"Carol Probets" <>
Mon, 11 Jan 1999 20:34:23 PST
I was interested to read the definition of subsong you quoted from
Landsborough Thomson's "Dictionary of Birds". I couldn't find any less
tentative definitions, but J.D. Macdonald in "Australian Birds: a
popular guide to bird life" (1980), page 17, writes of subsong or
"These subdued chatterings seem to have little social meaning for
they are often made by solitary birds and so quietly as to be inaubidle
to others at any distance. Subsongs I have recorded and played back to
members of the same species provoked no reaction, whereas other recorded
notes resulted in immediate consternation. Perhaps subsongs are just the
musings of birds singing to themselves, as we might hum over snippets of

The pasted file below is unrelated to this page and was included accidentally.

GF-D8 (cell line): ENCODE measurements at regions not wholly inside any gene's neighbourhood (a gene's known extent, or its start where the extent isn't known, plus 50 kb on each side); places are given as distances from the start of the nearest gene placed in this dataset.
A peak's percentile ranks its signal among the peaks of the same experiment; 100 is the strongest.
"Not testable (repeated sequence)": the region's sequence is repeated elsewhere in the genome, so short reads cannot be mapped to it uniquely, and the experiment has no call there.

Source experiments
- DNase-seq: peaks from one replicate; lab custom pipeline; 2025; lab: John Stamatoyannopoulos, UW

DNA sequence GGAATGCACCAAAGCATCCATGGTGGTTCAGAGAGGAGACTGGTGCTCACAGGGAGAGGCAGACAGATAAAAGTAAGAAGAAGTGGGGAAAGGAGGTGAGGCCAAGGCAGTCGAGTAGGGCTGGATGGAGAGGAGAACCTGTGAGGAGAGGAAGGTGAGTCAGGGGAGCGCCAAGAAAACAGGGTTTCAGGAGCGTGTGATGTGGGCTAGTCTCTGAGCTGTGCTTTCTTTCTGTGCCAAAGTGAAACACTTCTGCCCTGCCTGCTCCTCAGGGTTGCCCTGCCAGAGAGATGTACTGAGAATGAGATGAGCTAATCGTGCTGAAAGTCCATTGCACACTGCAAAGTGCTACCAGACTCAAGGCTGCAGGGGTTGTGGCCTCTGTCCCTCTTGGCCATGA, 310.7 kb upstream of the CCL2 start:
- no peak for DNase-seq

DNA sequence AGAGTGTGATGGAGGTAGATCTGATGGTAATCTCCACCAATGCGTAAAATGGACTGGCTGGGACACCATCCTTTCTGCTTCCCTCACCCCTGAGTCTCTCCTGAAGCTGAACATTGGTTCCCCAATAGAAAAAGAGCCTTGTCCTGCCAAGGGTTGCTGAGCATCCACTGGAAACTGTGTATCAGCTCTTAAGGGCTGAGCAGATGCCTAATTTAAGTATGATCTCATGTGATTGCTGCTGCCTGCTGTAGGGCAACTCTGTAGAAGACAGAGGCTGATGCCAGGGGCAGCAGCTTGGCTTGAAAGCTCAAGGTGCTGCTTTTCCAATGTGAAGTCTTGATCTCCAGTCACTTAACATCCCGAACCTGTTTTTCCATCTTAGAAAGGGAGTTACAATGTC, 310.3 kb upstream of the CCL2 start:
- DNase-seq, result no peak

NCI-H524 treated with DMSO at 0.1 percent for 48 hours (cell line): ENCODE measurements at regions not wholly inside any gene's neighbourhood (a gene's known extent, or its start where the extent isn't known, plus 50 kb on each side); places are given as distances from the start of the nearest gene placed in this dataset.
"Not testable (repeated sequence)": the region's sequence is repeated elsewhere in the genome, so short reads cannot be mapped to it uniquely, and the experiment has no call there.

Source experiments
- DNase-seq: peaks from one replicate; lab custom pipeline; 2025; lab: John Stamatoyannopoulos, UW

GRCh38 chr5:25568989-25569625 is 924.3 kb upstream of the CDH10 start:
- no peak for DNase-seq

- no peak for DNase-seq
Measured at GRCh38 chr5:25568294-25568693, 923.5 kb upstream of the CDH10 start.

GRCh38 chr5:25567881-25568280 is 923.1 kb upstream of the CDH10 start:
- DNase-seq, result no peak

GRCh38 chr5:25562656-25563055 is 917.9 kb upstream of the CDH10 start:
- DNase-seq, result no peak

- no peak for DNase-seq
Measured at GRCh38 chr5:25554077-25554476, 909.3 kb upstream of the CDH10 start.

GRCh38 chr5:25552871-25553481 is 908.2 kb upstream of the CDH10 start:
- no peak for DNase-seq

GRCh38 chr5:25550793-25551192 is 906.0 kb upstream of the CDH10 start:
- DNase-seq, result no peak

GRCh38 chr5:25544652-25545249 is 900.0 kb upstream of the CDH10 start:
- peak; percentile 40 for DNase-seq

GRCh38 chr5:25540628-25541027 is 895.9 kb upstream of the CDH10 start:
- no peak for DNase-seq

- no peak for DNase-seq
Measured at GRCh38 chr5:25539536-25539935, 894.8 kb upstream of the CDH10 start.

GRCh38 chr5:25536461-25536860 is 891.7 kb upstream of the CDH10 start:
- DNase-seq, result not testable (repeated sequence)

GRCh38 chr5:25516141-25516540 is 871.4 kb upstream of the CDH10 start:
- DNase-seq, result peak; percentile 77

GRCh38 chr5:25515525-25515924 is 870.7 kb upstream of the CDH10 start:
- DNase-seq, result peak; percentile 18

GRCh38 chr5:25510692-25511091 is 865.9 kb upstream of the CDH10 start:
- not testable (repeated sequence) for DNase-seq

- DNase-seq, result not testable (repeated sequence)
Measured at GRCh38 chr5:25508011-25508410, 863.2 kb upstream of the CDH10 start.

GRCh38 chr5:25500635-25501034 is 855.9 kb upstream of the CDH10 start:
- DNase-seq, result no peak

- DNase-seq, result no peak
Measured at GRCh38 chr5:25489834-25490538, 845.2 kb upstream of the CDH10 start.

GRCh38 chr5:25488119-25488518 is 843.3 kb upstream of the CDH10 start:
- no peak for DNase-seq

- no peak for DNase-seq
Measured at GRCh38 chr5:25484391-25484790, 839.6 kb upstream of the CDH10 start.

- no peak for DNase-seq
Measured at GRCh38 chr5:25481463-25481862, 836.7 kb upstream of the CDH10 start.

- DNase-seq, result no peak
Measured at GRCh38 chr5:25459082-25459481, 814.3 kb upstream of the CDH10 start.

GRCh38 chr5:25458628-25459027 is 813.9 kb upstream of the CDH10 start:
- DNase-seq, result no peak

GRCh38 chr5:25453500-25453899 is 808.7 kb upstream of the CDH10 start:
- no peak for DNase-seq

tunes for no particularly important reason."
Maybe subsong is important as a means for birds to practise, experiment
with and develop their vocal ability without the consequences of other
birds hearing or reacting to them.
As an aside, Pauline Reilly in her book "The Lyrebird" lists on page 41,
approximately 41 Australian species which mimic and of these, nine were
noted to mimic in full song. Presumably the rest are likely to mimic in
subsong or perhaps under stress - the way I have heard a female lyrebird
give a sudden burst of kookaburra laughter when she realised I was close
to her nest.
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